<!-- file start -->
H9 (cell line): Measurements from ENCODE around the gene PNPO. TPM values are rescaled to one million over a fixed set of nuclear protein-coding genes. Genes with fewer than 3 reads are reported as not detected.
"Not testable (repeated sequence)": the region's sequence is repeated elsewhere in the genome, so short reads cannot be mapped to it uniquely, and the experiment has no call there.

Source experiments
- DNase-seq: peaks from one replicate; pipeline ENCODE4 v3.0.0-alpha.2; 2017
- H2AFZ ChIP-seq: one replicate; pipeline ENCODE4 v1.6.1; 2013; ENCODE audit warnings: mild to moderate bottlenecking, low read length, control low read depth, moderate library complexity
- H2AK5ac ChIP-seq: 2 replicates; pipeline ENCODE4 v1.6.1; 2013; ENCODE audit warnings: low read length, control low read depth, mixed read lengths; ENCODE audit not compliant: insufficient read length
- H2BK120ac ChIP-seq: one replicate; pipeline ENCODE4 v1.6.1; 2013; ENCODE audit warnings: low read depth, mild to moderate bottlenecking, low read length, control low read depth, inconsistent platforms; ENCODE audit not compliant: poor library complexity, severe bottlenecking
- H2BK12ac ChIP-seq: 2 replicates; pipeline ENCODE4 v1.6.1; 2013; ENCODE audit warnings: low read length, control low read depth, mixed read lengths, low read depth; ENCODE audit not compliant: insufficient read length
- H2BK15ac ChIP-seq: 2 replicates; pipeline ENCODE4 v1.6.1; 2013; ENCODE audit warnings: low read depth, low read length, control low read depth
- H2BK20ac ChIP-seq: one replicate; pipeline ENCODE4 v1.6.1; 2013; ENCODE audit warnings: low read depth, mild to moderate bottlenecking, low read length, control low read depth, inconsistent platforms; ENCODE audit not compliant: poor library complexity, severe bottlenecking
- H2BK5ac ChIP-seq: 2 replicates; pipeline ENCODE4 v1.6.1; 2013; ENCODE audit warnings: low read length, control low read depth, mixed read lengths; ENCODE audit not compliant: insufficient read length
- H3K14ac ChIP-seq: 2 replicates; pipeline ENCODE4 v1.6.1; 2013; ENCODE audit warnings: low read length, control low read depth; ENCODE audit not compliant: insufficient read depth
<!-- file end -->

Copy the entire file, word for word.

H9 (cell line): Measurements from ENCODE around the gene PNPO. TPM values are rescaled to one million over a fixed set of nuclear protein-coding genes. Genes with fewer than 3 reads are reported as not detected.
"Not testable (repeated sequence)": the region's sequence is repeated elsewhere in the genome, so short reads cannot be mapped to it uniquely, and the experiment has no call there.

Source experiments
- DNase-seq: peaks from one replicate; pipeline ENCODE4 v3.0.0-alpha.2; 2017
- H2AFZ ChIP-seq: one replicate; pipeline ENCODE4 v1.6.1; 2013; ENCODE audit warnings: mild to moderate bottlenecking, low read length, control low read depth, moderate library complexity
- H2AK5ac ChIP-seq: 2 replicates; pipeline ENCODE4 v1.6.1; 2013; ENCODE audit warnings: low read length, control low read depth, mixed read lengths; ENCODE audit not compliant: insufficient read length
- H2BK120ac ChIP-seq: one replicate; pipeline ENCODE4 v1.6.1; 2013; ENCODE audit warnings: low read depth, mild to moderate bottlenecking, low read length, control low read depth, inconsistent platforms; ENCODE audit not compliant: poor library complexity, severe bottlenecking
- H2BK12ac ChIP-seq: 2 replicates; pipeline ENCODE4 v1.6.1; 2013; ENCODE audit warnings: low read length, control low read depth, mixed read lengths, low read depth; ENCODE audit not compliant: insufficient read length
- H2BK15ac ChIP-seq: 2 replicates; pipeline ENCODE4 v1.6.1; 2013; ENCODE audit warnings: low read depth, low read length, control low read depth
- H2BK20ac ChIP-seq: one replicate; pipeline ENCODE4 v1.6.1; 2013; ENCODE audit warnings: low read depth, mild to moderate bottlenecking, low read length, control low read depth, inconsistent platforms; ENCODE audit not compliant: poor library complexity, severe bottlenecking
- H2BK5ac ChIP-seq: 2 replicates; pipeline ENCODE4 v1.6.1; 2013; ENCODE audit warnings: low read length, control low read depth, mixed read lengths; ENCODE audit not compliant: insufficient read length
- H3K14ac ChIP-seq: 2 replicates; pipeline ENCODE4 v1.6.1; 2013; ENCODE audit warnings: low read length, control low read depth; ENCODE audit not compliant: insufficient read depth